College Leadership Summit Meeting Notes: Improving the Crisis Committee Experience

by KFC on April 9, 2012

I was able to host a College Leadership Summit at ChoMUN this past weekend. It was intended to be a continuation of the discussions that have taken place at previous summits at NCSC and McMUN on the broader issues on the circuit but with a focus on crisis committees since ChoMUN is a crisis-oriented conference. Although the summit was much smaller in attendance, it did produce good dialogue and ideas to address those issues. My hope is that conference organizers and delegates take note of some of the possible solutions presented in the meeting notes here and to figure out how the circuit can continue to communicate their issues and ideas going forward.

1. How can head delegates do a better job preparing delegates for a circuit that increasingly focuses on crisis committees?

  • Basic crisis training materials need to be shared. One example is teaching delegates on how to effectively communicate with crisis via notes to prevent delegate frustration when crisis does not respond to the notes.
  • Delegates need to be taught on how to manage their role as a less influential cabinet member. Delegates have figured out how to use a small country effectively in UN committees but feel powerless when they have a minor cabinet role.
  • Delegates need to understand that certain crises are solved with collective action while others require individual action.
  • Delegates need to understand that there are three crisis tree styles: instigative crises where creative delegate actions drive the crisis, balanced crisis tree with pre-set possible responses plus escalators or calming factors, or linear storyline without many alternate options meant to accurately re-simulate most of history.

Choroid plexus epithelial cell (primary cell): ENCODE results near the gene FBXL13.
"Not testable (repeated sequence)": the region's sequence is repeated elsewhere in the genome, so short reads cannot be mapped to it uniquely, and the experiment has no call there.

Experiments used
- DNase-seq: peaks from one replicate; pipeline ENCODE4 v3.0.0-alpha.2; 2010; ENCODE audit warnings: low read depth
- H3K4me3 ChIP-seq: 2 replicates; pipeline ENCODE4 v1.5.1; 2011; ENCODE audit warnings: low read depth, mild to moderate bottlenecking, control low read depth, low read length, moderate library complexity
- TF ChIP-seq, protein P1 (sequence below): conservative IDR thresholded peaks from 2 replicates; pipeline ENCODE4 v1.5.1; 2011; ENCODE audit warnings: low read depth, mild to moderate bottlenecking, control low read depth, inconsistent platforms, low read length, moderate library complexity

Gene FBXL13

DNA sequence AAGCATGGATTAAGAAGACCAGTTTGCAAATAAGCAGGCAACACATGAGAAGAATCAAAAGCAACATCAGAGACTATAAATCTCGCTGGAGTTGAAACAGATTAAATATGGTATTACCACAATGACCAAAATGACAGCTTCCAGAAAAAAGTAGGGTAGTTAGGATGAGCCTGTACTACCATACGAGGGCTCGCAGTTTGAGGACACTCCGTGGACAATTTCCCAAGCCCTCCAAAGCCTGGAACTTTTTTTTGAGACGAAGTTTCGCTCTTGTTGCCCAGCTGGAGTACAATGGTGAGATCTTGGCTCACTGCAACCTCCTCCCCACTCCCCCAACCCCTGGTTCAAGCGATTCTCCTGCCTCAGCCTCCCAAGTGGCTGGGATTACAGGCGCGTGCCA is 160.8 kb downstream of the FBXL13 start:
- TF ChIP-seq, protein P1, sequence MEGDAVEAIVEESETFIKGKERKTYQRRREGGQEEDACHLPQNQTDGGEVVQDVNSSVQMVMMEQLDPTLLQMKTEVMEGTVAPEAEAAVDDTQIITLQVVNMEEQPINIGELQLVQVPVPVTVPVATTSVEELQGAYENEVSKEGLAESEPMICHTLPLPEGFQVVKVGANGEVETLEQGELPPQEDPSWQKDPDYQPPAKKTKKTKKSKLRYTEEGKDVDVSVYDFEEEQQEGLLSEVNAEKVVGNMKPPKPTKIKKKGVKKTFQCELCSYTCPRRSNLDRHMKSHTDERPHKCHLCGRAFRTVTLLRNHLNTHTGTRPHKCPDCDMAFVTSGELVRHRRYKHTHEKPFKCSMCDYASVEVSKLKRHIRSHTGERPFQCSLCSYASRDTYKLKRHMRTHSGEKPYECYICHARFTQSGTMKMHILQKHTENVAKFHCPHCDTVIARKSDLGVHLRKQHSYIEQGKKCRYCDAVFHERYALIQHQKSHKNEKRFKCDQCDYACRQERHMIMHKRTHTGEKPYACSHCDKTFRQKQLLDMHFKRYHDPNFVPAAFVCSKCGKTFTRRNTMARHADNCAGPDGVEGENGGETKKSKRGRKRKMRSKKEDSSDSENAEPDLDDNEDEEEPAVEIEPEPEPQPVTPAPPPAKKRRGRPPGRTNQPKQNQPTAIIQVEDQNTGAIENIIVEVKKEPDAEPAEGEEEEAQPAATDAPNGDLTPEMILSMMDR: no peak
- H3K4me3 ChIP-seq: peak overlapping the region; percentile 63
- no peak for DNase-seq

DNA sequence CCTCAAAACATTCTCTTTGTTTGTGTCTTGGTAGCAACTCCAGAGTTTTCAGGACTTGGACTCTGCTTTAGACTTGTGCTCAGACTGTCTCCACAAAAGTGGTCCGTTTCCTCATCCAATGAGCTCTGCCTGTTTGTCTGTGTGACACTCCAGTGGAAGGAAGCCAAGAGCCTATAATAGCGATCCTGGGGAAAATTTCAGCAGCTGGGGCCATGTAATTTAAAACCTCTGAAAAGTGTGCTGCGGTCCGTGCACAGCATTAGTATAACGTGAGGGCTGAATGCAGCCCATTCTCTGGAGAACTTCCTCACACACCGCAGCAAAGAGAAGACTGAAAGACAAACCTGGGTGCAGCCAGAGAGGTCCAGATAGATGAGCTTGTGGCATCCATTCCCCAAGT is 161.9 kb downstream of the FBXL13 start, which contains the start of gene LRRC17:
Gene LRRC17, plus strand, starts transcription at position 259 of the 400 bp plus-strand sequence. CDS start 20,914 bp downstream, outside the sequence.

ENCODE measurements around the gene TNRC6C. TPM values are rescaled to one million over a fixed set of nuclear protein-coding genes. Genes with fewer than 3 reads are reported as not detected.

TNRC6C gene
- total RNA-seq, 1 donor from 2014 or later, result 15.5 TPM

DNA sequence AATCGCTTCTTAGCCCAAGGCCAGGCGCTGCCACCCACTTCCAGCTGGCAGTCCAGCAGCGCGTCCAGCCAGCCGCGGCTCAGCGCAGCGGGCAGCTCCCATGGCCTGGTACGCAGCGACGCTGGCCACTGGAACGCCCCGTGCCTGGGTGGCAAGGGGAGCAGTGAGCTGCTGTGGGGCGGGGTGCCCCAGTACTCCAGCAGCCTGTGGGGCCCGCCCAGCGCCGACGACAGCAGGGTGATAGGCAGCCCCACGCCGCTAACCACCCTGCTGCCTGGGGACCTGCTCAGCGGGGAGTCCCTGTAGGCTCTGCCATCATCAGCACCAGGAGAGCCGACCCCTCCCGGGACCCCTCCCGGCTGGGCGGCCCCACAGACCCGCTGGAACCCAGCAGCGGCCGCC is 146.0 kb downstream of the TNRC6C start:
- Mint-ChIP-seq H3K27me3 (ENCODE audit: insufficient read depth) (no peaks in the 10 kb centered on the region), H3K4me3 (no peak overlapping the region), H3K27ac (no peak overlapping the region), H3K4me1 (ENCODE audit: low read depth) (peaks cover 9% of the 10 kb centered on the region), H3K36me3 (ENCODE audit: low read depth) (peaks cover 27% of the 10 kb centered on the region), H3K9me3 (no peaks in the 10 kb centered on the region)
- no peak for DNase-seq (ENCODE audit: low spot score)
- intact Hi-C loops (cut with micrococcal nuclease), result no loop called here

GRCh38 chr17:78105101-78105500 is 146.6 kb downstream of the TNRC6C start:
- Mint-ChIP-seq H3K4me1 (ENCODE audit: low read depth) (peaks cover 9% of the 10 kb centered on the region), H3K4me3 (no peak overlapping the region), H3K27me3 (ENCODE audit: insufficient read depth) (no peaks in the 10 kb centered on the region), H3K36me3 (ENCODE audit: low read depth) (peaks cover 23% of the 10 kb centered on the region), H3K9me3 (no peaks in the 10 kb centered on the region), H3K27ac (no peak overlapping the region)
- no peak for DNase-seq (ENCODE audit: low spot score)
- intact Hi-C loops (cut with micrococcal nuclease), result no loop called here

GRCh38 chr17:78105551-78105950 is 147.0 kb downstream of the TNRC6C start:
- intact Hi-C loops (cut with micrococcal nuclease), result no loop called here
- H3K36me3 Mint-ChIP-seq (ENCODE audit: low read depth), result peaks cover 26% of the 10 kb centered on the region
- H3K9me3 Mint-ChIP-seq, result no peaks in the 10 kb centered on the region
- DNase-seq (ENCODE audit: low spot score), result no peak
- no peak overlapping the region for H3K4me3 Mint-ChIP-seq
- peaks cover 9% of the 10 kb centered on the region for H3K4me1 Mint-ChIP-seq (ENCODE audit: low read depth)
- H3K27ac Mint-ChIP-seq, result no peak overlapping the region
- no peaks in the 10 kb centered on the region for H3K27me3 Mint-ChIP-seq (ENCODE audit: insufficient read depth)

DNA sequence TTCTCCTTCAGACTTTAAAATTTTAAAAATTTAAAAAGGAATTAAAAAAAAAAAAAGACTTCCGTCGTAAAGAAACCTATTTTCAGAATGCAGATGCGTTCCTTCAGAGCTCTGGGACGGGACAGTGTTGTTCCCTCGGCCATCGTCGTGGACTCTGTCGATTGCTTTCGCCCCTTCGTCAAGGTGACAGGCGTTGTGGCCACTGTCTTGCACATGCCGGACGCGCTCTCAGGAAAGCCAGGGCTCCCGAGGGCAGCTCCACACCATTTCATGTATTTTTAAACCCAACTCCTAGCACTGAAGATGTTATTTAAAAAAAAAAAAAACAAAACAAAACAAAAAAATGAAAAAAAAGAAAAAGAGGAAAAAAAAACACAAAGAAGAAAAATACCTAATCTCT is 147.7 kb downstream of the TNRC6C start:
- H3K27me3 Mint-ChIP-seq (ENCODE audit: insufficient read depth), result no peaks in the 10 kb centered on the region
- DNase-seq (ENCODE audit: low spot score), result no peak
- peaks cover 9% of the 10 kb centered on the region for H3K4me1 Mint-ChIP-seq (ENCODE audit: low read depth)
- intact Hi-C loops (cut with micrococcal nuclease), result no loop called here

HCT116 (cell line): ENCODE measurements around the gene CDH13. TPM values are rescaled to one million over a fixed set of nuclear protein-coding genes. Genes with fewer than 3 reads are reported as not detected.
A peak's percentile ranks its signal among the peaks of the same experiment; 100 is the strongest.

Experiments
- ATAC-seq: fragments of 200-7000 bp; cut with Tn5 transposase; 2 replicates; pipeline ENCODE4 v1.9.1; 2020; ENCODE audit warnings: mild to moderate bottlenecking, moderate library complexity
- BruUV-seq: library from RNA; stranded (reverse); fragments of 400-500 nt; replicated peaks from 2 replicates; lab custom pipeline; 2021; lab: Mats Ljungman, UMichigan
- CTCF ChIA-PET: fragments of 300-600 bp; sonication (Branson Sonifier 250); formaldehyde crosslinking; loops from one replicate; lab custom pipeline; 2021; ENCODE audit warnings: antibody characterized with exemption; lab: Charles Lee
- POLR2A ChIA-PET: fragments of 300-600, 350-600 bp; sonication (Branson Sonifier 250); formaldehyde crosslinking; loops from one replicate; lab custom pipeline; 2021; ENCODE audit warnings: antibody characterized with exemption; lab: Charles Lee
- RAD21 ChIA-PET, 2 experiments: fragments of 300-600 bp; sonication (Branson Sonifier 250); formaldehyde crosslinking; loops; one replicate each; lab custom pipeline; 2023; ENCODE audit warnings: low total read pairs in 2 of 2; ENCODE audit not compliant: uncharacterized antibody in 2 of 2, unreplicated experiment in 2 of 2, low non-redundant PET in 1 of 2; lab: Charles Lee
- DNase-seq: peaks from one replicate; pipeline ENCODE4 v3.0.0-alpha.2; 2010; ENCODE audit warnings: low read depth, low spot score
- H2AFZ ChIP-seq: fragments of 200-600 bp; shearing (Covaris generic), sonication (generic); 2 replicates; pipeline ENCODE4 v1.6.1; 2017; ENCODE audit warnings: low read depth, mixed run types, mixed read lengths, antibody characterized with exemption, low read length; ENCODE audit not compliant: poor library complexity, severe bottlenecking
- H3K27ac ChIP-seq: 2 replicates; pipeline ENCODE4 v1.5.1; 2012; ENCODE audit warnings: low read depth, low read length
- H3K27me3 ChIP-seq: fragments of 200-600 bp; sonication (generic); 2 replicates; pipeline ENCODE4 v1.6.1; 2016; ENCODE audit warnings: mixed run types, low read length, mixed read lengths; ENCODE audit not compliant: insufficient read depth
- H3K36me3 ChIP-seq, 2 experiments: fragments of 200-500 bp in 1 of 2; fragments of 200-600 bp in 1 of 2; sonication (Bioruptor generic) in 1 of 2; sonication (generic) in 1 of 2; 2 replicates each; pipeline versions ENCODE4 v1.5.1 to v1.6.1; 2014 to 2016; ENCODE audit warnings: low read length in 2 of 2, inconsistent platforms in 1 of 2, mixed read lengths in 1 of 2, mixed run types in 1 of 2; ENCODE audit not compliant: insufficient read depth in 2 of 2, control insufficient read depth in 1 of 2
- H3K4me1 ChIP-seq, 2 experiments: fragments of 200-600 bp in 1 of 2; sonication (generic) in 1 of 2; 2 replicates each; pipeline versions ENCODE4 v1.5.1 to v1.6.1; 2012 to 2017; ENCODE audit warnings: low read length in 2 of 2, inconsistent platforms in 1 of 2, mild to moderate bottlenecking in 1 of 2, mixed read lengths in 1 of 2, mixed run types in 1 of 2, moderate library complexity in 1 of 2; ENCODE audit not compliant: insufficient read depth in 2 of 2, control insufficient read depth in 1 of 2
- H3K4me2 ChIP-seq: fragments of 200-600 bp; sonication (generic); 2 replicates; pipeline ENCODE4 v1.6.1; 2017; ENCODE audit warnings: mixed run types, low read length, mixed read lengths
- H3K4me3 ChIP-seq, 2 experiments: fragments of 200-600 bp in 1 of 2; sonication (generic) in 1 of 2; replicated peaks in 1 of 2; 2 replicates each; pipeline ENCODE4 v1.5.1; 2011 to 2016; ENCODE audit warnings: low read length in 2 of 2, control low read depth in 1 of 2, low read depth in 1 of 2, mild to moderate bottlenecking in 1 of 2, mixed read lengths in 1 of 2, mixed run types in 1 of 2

• Delegates need to figure out that crisis tends to play on a converging thesis or a thematic tension.

2. What can conferences do to make the crisis experience and conference experience in general better?

  • Delegates want transparency more than standardization in rules of procedure since crisis committees may have innovative rules
  • Rules of procedure should be published in the background guide and the chair should walk through it at the beginning of committee to set expectations and answer questions.
  • Conferences could balance portfolio powers by giving the minor cabinet roles more individual crises if they do not have the ability to react to certain collective crises. ChoMUN does this by sorting cabinet members into their ability to respond to different group crises and supplementing the minor roles with individual crises.
  • Having a novice committee in some of the Fall conferences may be a way for delegates to learn the basics of crisis committees.
  • Crisis trees should undergo feedback by the entire crisis staff so that it is more robust in terms of possible actions and options.
  • Conferences should have a specialist to deal with hotel logistics — the biggest issues are checking in to many rooms at once and obtaining bloc rooms to minimize disruption caused by delegates socializing

3. How can we do a better job in engaging with alumni,, and college MUN leadership?

  • There’s a potential initiative led by Georgetown alum Michael Karno to create an online platform for alumni to communicate
  • Alumni are valuable as subject matter experts to help with developing a committee or crisis, to serve as keynote speakers, and to speak on career panels
  • Delegates want to focus on list of conferences, list of events, and re-sort the articles into more of a training curriculum
  • The college leadership summit idea is useful but may not be effective in its current format. There may be some burnout from its lack of action and head delegates have made it a lower priority.
  • We will need to find a better time and format for this type of meeting. Delegates mentioned possibly having a Fall meeting at NCSC to open the season and a Spring meeting at ChoMUN to close the season.

Feel free to share your thoughts about these ideas in the comments!

Comments on this entry are closed.

Previous post:

Next post: